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Wednesday, 17th April 2024
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Less equities produced better performance Back  
The average Irish managed fund fell by 14 per cent in the third quarter of the year according to the latest figures published by Mercer Consultants.

However, the company does not believe that pension fund trustees or pension fund members should be overly concerned at this stage.

‘This loss is the largest quarterly decline suffered by Irish pension funds in over ten years. There have only been two previous quarters in the last 20 years in which returns were lower. The fourth quarter of 1987 saw pension funds down -15.5 per cent following the Black Monday crash while in the third quarter of 1990, pension funds fell -15 per cent at the onset of the Gulf War. Unfortunately, for all the wrong reason, this quarter will also live long in our memories’, said Tom Murphy, leader of the Investment Consulting Practice at Mercer.

Montgomery Oppenheim led the way for the three months despite falling back by 11 per cent, with Hibernian the next best performer losing 12 per cent. Ballie Gifford (-16.9 per cent) and KBCAM (-16.3 per cent) lagged their competitors over this period.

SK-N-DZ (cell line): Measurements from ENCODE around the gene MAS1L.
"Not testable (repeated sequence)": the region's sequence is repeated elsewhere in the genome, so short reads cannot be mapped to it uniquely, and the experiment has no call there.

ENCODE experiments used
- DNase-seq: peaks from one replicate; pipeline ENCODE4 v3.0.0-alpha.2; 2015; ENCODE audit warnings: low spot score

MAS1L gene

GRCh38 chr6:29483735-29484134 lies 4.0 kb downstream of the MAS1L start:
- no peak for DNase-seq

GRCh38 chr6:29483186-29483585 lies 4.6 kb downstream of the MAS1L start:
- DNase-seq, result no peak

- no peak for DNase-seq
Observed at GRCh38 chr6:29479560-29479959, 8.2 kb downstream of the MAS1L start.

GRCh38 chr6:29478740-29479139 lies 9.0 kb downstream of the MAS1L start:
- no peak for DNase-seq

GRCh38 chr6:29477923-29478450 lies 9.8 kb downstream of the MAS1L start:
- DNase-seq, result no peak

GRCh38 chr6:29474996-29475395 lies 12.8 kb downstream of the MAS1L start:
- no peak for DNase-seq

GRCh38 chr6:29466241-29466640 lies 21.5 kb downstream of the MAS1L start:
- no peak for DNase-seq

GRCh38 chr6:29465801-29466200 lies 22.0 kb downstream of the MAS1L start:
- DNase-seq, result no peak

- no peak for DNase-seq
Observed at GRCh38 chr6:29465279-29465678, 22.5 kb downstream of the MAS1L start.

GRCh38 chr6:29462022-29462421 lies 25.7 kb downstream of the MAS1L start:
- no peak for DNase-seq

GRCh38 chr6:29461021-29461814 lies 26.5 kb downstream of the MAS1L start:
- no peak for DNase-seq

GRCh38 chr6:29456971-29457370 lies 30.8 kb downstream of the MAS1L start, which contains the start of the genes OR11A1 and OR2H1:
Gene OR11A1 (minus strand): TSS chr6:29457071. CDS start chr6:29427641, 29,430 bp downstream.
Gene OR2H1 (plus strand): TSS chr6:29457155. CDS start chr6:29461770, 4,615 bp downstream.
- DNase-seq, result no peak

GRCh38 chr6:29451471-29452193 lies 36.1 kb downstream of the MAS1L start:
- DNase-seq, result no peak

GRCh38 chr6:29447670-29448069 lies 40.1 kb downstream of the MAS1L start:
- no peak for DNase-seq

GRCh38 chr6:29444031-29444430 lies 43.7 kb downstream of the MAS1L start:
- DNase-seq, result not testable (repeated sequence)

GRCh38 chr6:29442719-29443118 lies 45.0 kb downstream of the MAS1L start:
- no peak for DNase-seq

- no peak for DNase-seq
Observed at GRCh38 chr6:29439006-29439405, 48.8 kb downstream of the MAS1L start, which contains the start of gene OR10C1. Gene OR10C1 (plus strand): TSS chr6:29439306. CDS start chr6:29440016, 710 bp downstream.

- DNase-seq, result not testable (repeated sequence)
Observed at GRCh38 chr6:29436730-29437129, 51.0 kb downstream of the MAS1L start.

‘Global equity markets, which were already in negative territory prior to the tragic events in the US, went into free-fall after the terrorist strikes before recovering slightly towards the end of the month. The world equity index fell 9.3 per cent in September alone, while the return for the quarter was -20.9 per cent These returns have severely hit Irish pension assets, given that the average fund maintains an equity weighting in the region of 70 per cent.

‘Not surprisingly, the better performers this quarter were managers who had an under weight position in equities, and within their equity portfolio maintained a bias towards the defensive sectors of the market,’ added Murphy.

The third quarter losses account for all the year-to-date declines, with the average managed fund also falling by 14 per cent over this period.

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